Balance · First Fruits · Life

February 14: Sex and Money

I wished there was an off switch. As a teenager and young(er) woman, so often I felt like I was the most erotically charged female on the planet. I know that sounds extreme but seriously. You should ask my friends. But I also wasn’t one to jump in the sack with just anyone…nope. Not anyone. Until I got married. And then I found it.

The switch.

Turns out that my switch just so happens to be insecurity specifically related to our budget.

My husband could have been the most romantic guy on the planet but if whatever he did put us over budget, he could forget about sex for at least a day or two.

What a dumb switch.

And it has taken me years (almost 10) to figure out that these two things have been related all along. I mean as a teenager and young adult I didn’t feel the need to worry about money, but the minute we got married after graduating college and our mountain of debt came crashing down on us, my libido was toast.

Dave Ramsey talks about women having a ‘security gland’ and he was right. But in my case, our $1000 emergency fund (for nearly 8.5 years) has not appeased my vulnerability. Instead, I have felt so vulnerable for so long that my ability for intimacy has buried itself deep inside and I sure hope I can dig it out again.

I didn’t realize how vulnerability in one area can so easily spill over into another area. I wish I would have known sooner.

But there are definitely some things that would have helped me combat this over the years.

1. Find the same page

My husband and I had grandiose expecations for our sexual life and for our financial life. Well…I thought we did. We definitely thought sex was going to be easy and we’d be able to communicate about it and everything else in life easily. That definitely hasn’t been the case. And as for the financial life, we thought we knew, but we didn’t have sound logic for how we were handling our money and for years we weren’t on the same page. I thought Dave Ramsey was going to be our financial savior and we were going to be rich by 27 but we completely messed up his instruction and not until this past year have we made any progress to find the same page again.

I recommend finding some solid marriage workshops and continual education on how to relate and listen to your spouse. We all think we’re good communicators but studies have shown that the longer you are in relationship with someone and the more you think you know what they mean, the less and less you communicate and are more prone to hurting each other.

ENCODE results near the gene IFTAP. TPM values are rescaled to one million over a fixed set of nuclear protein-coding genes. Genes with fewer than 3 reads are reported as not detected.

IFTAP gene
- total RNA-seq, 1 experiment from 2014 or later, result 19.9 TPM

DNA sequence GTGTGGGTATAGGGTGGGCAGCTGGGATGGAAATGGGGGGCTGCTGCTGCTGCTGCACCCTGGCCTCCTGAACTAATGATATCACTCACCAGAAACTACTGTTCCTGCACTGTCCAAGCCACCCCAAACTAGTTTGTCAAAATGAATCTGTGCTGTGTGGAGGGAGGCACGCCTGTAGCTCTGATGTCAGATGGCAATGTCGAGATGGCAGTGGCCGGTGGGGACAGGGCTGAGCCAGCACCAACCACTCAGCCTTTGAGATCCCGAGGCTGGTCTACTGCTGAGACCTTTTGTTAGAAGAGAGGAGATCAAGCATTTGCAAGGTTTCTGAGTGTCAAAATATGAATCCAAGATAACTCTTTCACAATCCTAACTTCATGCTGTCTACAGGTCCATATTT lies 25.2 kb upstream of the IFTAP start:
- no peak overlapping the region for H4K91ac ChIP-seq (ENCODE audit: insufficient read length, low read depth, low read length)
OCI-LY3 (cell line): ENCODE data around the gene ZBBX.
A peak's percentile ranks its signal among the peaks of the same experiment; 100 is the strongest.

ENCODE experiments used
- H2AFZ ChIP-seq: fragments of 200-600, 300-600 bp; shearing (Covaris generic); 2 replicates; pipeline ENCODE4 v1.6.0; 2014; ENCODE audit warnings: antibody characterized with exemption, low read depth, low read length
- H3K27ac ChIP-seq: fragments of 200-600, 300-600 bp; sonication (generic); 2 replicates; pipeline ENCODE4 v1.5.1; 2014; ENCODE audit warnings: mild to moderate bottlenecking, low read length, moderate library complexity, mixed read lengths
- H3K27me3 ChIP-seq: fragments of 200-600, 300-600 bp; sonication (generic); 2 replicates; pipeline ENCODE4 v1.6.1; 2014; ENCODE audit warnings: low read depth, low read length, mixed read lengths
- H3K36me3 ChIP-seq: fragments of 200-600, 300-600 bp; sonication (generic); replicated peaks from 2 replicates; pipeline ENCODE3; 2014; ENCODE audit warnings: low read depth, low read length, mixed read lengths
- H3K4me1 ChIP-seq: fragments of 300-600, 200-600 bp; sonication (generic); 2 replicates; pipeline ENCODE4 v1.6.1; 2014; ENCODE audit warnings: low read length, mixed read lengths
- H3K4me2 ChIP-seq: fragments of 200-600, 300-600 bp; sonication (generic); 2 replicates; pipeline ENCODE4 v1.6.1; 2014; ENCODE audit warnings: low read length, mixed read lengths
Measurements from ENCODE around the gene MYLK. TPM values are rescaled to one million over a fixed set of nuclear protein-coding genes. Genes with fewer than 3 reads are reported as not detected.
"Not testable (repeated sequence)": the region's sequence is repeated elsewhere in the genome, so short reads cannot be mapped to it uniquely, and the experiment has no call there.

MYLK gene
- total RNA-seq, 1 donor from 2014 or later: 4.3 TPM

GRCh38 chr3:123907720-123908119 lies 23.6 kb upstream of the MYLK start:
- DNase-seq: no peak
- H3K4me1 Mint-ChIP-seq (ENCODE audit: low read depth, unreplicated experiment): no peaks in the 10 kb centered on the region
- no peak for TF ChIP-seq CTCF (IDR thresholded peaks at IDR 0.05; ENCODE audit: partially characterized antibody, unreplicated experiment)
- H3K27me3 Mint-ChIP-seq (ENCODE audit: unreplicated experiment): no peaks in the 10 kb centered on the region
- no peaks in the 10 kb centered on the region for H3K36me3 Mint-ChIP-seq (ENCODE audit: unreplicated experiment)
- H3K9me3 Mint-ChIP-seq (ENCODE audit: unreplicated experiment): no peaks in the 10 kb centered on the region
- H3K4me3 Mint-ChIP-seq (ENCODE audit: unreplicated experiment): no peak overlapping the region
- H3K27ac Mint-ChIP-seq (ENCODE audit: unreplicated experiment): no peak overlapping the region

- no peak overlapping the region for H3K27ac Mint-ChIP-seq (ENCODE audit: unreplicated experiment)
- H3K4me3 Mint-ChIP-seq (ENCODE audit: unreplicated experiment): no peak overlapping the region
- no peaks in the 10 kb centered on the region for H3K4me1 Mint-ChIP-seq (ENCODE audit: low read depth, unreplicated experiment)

2. Understand your vulnerability

We have tried to be the strength for each other over the years. But when our own vulnerabilities overshadowed our ability to be strong, we then each felt like we failed our partner and ourselves. But we didn’t want to face up to our vulnerabilities in front of the other person. What we also didn’t realize is that by simply facing our failings we could give each other grace. And by being vulnerable in all aspects, it opens the way to be vulnerable in sex as well.

3. Stop comparing

This is such a problem for all of us! I thought sexy sex (based on every TV show and every movie ever) was going to be so easy and would come so naturally, but really, I’m still a freaking bunch of hormones now tossed with more worries as an ever aging adult. It’s not going to be like the movies. It’s not going to be anyone else’s story. This is our story. You live your story, but make sure you are live it together with that person you said you would live it with.

4. Budget

Money problems are the number one cause of divorce in America and I’m pretty sure it’s because we are not taught to talk about money in a healthy way. Each person in a relationship was taught to handle money differently, to feel about money differently, and to talk about money differently. How in the world do you even begin to find common ground? Find accountability. Sometimes you need that third perspective to help you find common ground. As you begin to align your financial goals your vulnerability in this area is lessened because two of you are holding up the foundation and it doesn’t feel like it’s crashing on just one of you.

Help me Flip the Switch

While my husband and I are so close to paying off our debt and then opening up a whole new way to talk about money, we are hopefully closing a vulnerability along the way too. And with less vulnerability, maybe I can find that libido that has one less reason to hide.

So if you realize that you are feeling vulnerable in an area, begin talking to someone about how to face your fear or failure. Accountability really does play a key role in lessening the grip that fear can hold over us. You and your spouse may find a deeper, closer relationship as you really get to know one another (if you know what I mean *wink wink*).

Leave a Reply

Your email address will not be published. Required fields are marked *